Choquequirao, Sayhuite, and back to Abancay.

We woke up the next morning to a garden of Eden paradise. We could not see her property full of flowers, birds, and a fantastic landscape because we arrived at night. We went to the main building for breakfast, which was served by Patrina and was delicious. After breakfast, we met up with our driver and headed up into the mountains to see Choquequirao. We arrived at a small mountain village of Kiuñalla where the locals were having a celebration. We met a couple who were pretty much gypsies and just raining the earth with what was on there back. After talking and meeting the local community, we combined hiking to the Choquequirao overlook.

https://en.m.wikipedia.org/wiki/Choquequirao

Choquequirao is an Incan site in south Peru, similar in structure and architecture to Machu Picchu. The ruins are buildings and terraces at levels above and below Sunch’u Pata, the truncated hilltop. The hilltop was anciently leveled and ringed with stones to create a 30 by 50 m platform.

Choquequirao at an elevation of 3,050 metres (10,010 ft) is in the spurs of the Vilcabamba mountain range in the Santa Teresa district,  La Convención Province of the Cusco Region. The site overlooks the Apurimac River canyon which has an elevation of (4,760 ft).

After spending the day enjoying the beautiful views, we headed back to Los Loros to hike a small section of trail to Apurimac River. Our host Patrina has graciously packed a lunch for our hike, and we headed out. The trail was marked well, and we encountered much wildlife, and unfortunately, a dense group of mosquito’s decided to make me their main course. After hiking longer, we came across beautiful waterfalls and decided to turn around and head back to the lodge after hiking for a few hours. On the way back, we stopped and had our lunch, which included Granadilla, one of Shirley’s favorite fruits. I would affectionately call it booger fruit because of the appearance. We hiked awhile long until we reached the river and decided to turn around and head back to Los Loros, where Petrina had an amazing dinner prepared for us. That evening we enjoyed the property and conversation with Petrina. The next day our driver picked us up, and we drove back to Abancay. On the way back to Abancay, we stopped at Sayhuite, an ancient Inca archeological site.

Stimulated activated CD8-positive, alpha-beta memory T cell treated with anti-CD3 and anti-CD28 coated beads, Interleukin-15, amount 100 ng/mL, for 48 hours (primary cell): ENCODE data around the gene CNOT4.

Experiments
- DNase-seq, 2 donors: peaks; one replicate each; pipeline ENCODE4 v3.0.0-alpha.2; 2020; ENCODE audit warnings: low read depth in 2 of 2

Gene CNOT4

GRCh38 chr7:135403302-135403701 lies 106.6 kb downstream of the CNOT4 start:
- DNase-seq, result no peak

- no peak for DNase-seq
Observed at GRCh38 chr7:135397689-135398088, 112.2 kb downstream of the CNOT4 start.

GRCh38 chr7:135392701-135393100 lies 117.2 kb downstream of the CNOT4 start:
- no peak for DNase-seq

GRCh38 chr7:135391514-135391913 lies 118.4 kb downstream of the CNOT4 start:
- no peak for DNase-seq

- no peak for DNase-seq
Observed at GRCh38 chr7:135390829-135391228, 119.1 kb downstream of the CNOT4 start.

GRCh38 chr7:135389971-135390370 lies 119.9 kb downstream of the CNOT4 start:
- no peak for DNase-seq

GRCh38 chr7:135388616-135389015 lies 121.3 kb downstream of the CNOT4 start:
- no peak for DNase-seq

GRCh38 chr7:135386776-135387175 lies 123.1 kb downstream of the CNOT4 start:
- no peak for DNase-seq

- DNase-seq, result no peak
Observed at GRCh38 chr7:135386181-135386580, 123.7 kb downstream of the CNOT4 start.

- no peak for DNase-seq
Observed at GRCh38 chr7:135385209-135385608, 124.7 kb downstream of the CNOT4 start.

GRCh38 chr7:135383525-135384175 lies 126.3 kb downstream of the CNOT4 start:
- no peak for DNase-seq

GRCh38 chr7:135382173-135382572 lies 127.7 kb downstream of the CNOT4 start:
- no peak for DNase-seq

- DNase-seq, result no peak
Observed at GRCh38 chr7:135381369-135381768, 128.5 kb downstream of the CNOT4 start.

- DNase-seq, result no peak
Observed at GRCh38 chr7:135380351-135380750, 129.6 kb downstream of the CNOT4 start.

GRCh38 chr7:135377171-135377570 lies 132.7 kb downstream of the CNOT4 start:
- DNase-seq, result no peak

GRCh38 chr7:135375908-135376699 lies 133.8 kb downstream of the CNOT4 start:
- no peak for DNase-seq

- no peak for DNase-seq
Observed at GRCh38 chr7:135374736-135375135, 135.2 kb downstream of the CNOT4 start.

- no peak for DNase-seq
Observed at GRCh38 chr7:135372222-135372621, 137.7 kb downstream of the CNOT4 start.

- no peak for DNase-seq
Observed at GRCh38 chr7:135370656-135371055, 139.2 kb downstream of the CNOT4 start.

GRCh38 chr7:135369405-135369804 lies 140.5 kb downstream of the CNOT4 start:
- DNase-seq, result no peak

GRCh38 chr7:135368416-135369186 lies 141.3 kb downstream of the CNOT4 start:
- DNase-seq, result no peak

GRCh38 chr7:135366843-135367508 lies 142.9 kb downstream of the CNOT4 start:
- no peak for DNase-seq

Sayhuite (Sigh-weetey) is an archaeological site 47 kilometres (29 mi) east of the city Abancay, about 3 hours away from the city of Cusco, in the province Abancay in the region Apurímac in Peru.[1] The site is regarded as a center of religious worship for Inca people, focusing on water.[2] In the Monuments of the Inca by John Hemming, Hemming points to a colonial narrative that describes the Sayhuite temple’s interior. The temple featured more massive columns draped in fabrics with gold bands the “thickness of one’s hand.” The temple was also under the care of the priestess Asarpay, who jumped to her death in the nearby 400-meter gorge to avoid capture by Spanish forces.[3]